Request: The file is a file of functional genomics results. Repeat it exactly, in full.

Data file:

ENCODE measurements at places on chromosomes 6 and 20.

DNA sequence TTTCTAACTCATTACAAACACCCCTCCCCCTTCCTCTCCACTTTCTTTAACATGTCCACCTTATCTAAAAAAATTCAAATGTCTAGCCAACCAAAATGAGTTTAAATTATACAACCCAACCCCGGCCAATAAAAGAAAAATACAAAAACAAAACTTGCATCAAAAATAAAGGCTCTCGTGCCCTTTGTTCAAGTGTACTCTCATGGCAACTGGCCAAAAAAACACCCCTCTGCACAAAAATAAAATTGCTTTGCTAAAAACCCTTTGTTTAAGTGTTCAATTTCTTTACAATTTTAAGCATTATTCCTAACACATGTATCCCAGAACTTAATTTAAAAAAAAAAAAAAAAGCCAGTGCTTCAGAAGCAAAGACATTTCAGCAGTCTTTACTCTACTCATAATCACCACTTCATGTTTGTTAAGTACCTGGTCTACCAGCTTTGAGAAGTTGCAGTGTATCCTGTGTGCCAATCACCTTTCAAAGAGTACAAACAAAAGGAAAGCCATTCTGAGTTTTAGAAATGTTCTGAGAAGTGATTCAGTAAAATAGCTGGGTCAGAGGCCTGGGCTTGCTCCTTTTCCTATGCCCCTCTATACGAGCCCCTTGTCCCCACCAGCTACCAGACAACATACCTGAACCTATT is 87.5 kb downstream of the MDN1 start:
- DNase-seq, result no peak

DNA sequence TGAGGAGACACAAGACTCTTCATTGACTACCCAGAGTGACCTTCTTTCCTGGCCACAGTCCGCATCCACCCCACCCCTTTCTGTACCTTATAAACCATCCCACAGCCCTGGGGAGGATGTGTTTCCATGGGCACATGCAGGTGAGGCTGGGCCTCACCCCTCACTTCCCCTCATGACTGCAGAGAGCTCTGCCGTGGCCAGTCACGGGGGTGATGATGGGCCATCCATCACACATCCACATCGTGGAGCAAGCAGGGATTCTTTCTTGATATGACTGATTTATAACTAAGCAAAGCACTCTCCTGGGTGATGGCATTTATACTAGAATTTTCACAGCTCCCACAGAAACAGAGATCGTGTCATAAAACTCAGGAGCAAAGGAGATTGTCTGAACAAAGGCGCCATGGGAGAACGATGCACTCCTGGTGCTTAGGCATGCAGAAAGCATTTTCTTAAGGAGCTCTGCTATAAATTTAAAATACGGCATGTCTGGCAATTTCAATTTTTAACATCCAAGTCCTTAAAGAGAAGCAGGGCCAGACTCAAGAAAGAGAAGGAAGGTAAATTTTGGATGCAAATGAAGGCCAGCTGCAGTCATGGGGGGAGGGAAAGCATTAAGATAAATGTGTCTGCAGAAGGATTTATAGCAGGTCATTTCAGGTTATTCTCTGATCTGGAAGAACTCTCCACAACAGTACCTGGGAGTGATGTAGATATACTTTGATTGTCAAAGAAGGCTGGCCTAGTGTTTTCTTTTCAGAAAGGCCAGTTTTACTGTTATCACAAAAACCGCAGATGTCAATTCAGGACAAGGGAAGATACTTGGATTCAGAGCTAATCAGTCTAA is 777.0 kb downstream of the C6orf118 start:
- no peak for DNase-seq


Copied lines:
ENCODE measurements at places on chromosomes 6 and 20.

DNA sequence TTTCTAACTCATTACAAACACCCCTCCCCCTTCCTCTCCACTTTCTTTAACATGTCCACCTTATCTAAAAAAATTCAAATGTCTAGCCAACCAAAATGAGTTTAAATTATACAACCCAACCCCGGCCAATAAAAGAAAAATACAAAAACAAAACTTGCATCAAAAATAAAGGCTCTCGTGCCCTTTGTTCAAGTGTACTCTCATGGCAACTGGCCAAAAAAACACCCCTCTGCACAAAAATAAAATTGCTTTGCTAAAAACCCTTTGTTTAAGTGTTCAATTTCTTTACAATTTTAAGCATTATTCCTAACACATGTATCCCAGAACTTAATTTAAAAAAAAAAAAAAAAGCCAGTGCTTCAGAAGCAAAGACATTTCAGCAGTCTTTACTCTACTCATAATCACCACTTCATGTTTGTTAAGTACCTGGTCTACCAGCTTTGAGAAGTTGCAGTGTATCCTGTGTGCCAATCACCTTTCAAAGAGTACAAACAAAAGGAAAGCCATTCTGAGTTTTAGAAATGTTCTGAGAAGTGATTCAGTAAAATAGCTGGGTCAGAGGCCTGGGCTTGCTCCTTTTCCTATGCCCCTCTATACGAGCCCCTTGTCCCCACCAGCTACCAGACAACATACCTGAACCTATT is 87.5 kb downstream of the MDN1 start:
- DNase-seq, result no peak

DNA sequence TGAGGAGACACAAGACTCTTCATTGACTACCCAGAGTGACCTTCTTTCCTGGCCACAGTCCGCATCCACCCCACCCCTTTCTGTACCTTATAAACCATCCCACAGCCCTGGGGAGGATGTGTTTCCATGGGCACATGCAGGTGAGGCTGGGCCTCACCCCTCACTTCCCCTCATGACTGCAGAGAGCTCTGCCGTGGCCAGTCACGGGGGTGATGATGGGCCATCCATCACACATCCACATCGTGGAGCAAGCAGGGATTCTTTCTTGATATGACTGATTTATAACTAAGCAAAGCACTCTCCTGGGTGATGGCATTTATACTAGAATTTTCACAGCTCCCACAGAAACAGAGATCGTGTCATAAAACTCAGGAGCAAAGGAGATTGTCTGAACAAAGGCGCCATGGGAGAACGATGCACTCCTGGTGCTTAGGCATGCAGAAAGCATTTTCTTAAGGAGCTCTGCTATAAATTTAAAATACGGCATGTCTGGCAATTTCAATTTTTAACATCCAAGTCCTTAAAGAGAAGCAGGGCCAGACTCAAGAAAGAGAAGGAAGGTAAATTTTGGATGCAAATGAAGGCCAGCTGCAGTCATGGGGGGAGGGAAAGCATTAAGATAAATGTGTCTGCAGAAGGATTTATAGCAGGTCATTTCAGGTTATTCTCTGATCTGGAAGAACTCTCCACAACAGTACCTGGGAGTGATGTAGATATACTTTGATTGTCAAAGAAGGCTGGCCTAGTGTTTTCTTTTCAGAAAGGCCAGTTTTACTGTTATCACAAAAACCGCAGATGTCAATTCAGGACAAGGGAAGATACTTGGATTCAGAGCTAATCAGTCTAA is 777.0 kb downstream of the C6orf118 start:
- no peak for DNase-seq